Current campaign: San José Peace Community

A report from Keith about one of Woking Amnesty's current campaigns:

In November 2013 I attended a meeting at the Middle Temple on Neutrality in the Colombian Conflict: the Role of the Peace Communities as a representative of the Woking Amnesty group. We have adopted the San José Peace Community as one of the Prisoners of Conscience we are actively working on.
The Peace Community is located in the North of Colombia on fertile land that is part of the drug trail to the USA. In 1997 a number of farmers decided they had had enough of intimidation from the Government, the Paramilitaries and FARC, the Maoist rebel force. They declared themselves neutral in the face of this conflict and announced that they would not fight or bear arms and would not take sides in this conflict. The result was that all three forces accused them of favouring the other sides and they have faced intimidation from them all. About 200 people from the region have been murdered since 1997 out of a population for the Community of around 1500, 11 in the past year. The day before this meeting six members of the Community were disappeared, five of them children.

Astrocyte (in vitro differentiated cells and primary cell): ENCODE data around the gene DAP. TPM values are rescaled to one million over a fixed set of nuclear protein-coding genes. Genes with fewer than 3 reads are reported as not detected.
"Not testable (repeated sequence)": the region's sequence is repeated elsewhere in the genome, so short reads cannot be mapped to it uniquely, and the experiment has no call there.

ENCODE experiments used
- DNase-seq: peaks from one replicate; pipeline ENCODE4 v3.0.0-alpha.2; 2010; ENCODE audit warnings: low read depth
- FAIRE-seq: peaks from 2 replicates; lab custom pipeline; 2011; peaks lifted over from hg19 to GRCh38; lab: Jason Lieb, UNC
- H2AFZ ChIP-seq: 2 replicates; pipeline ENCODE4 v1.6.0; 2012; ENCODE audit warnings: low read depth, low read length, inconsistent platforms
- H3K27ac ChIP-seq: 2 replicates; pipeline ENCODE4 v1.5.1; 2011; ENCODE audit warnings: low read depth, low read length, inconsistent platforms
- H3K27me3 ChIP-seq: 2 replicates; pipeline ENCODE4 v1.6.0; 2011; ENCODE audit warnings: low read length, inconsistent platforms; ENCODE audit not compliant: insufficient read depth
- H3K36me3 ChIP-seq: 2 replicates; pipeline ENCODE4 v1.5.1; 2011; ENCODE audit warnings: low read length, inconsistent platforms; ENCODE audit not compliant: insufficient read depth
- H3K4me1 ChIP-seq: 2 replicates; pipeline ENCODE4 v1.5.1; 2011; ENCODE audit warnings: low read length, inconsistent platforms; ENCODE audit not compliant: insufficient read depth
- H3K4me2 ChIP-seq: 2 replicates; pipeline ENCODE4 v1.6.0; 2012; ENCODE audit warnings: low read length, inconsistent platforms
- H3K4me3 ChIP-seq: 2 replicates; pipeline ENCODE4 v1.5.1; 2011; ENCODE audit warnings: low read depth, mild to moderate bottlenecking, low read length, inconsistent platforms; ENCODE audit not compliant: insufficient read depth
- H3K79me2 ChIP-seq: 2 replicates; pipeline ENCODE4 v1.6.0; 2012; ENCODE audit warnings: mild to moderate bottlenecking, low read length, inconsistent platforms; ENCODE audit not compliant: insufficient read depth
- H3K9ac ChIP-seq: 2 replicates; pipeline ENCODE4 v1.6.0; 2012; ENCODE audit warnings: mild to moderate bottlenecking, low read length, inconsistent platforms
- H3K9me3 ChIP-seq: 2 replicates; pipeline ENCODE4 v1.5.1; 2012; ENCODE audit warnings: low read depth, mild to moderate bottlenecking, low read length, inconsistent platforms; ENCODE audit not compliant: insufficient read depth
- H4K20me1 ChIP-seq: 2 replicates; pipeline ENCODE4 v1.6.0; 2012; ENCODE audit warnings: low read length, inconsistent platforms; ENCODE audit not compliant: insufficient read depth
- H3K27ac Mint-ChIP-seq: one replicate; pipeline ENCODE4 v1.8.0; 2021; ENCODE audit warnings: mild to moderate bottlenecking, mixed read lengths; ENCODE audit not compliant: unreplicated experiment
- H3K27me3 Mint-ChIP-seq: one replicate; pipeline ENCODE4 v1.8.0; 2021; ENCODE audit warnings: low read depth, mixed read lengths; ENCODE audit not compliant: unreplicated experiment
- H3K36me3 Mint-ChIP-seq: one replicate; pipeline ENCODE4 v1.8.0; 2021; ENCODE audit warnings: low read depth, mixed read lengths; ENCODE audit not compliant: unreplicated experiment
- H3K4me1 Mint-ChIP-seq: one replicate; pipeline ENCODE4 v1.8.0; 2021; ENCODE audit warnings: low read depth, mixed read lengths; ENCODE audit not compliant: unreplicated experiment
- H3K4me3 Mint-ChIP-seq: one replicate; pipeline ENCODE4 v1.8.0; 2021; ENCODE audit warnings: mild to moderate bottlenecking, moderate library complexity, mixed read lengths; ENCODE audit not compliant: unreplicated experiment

In declaring themselves neutral they demanded that armed forces should not enter their lands. They carefully documented aggression against them and opened a dialogue with the Government. On the way back from each dialogue their representatives were halted at roadblocks and intimidated or worse. In 2004 they recorded 530 assaults against them. They warned the Government in 2005 that they were in grave danger but the Government did nothing to protect them. Eight people were killed in the subsequent massacre including the community leader Luis Eduardo Guerra and three young children one under two who was hacked to pieces. The President blamed the Community for the massacre. They have taken their case to the Colombia Constitutional Court which found in their favour in July 2012 ordering the Government to implement protection measures for the community, retract dangerously stigmatising comments made by the former president Alvaro Uribe and carry out an inquiry into institutional corruption and immunity relating to the community. None of this has been done.
Two members of the Peace Community came over for this meeting and they spoke with passion and conviction in Spanish. It was a privilege to listen to them and although I cannot understand Spanish it was powerful to hear them speak against the Government and against the big corporations who they believe are behind the paramilitaries. Their land as well as being fertile has much mineral wealth. Fortunately there was an excellent interpreter. They are determined to continue with their policy of non-violence and appealed for help.  
They did not ask for money. Instead they want us to write letters of protest to our representatives and the Colombian authorities. Peace Brigade International and the Fellowship of Reconciliation send people to monitor the situation and an international observer can be a powerful deterrent. 

To find out more about the Community, visit their website at

Further reading:

Video slideshow of the Community:

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